Offshore drilling rig © Agencia Brasil/Divulgacao Petrobras
The United States Outer Continental Shelf (OCS) is managed by the Department of Interior for conservation and protection, as well as development purposes. The Bureau of Ocean Energy Management or BOEM (formerly MMS), oversees leasing the OCS for oil and gas exploration and development. Bristol Bay is part of the Alaska OCS.
OCS and Bristol Bay Timeline
Offshore oil and gas drilling was first proposed in Bristol Bay nearly 25 years ago. A series of decisions, first to protect the bay, then to open it to drilling again, reinforce the need for a permanent solution to protect Bristol Bay from the threat of offshore oil development.
Timeline of Events
1986 – Despite strong opposition from local villages and residents, Native tribes, fishing organizations, conservation groups, and the state of Alaska, the U.S. Department of Interior (DOI) Minerals Management Service opened Bristol Bay to oil and gas exploration and development with Lease Sale 92.
1989 – Following the Exxon Valdez oil spill, Congress added the North Aleutian Basin, comprising Bristol Bay and the southeastern Bering Sea, to a nearly nationwide moratorium prohibiting new OCS oil and gas development.
1995 - DOI reached a settlement to buy back $95 million in leases that oil companies had purchased under Lease Sale 92. The DOI called its action "landmark protection” for “fragile offshore resources."
1998 — President Clinton added the North Aleutian Basin, including Bristol Bay, to President Bush, Sr.'s 1990 executive leasing withdrawals (CA, southern FL, WA, OR, and North Atlantic states) and extended the duration of all such executive protections until June 30, 2012.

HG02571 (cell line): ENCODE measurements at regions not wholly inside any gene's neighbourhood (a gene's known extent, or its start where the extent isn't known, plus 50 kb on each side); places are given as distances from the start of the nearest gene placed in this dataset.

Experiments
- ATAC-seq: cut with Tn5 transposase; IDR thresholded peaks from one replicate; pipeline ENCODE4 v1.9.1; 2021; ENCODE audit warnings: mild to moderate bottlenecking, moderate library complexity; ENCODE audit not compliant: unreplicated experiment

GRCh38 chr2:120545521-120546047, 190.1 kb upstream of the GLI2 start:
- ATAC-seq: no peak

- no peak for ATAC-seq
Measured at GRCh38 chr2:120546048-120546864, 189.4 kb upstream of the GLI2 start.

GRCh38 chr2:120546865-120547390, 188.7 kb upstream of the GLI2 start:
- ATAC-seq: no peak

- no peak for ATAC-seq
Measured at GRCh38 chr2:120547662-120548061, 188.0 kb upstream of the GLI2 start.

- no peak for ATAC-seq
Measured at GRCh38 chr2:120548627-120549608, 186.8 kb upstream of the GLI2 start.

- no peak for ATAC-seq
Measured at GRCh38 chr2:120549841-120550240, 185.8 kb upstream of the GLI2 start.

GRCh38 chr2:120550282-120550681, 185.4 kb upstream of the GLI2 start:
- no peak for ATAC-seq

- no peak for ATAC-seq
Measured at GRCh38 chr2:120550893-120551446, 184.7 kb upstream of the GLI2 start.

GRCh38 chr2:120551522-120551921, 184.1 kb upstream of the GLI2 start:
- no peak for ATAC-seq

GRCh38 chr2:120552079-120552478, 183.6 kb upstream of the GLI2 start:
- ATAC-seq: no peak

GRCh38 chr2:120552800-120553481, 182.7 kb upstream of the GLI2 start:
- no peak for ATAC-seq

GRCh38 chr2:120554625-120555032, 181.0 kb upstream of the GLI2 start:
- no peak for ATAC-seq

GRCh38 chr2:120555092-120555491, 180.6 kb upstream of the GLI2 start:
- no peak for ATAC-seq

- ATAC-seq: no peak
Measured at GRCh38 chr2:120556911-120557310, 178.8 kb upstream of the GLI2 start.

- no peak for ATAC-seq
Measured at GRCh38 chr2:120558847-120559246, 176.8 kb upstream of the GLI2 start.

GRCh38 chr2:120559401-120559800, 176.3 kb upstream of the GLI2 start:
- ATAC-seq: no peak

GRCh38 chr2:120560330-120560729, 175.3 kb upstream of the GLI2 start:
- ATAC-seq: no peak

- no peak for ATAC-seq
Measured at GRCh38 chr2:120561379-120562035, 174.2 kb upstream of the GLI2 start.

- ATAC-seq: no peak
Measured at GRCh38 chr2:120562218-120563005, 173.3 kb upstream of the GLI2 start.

2003 – Congress removed Bristol Bay from the OCS moratorium.
2007 – On January 7, President Bush lifted the executive withdrawal for Bristol Bay, its last layer of protection. In April, the Minerals Management Service announced plans to hold a lease sale in Bristol Bay as early as 2011.
2010 – On March 31, President Barack Obama and Secretary of Interior Ken Salazar announced the decision to reinstate protection for Bristol Bay from offshore drilling. The presidential withdrawal removed the area from leasing programs through 2017.
OCS and Bristol Bay Today
As was the case in 1986, a broad coalition of interests is opposed to offshore drilling in Bristol Bay. More than sixty-six Alaska Native and commercial fishing organizations, and hundreds of fishermen, have voiced their opposition to oil and gas development in the region.
Although fishing interests and local communities applaud the March 2010 decision to temporarily remove Bristol Bay from Alaska OCS lease programs, these groups are still calling for permanent protection so drilling proposals won’t ever again threaten jobs, livelihoods, and ways of life.
The Fish Basket Coalition is working to achieve a permanent solution for protecting Bristol Bay from offshore drilling. Until Congress acts to permanently protect Bristol Bay, the region’s future will remain vulnerable to the whims of changing administrations, forever threatened by the possibility of offshore drilling and its devastating impacts.
OCS Oil & Gas Strategy for Alaska © U.S. Department of the Interior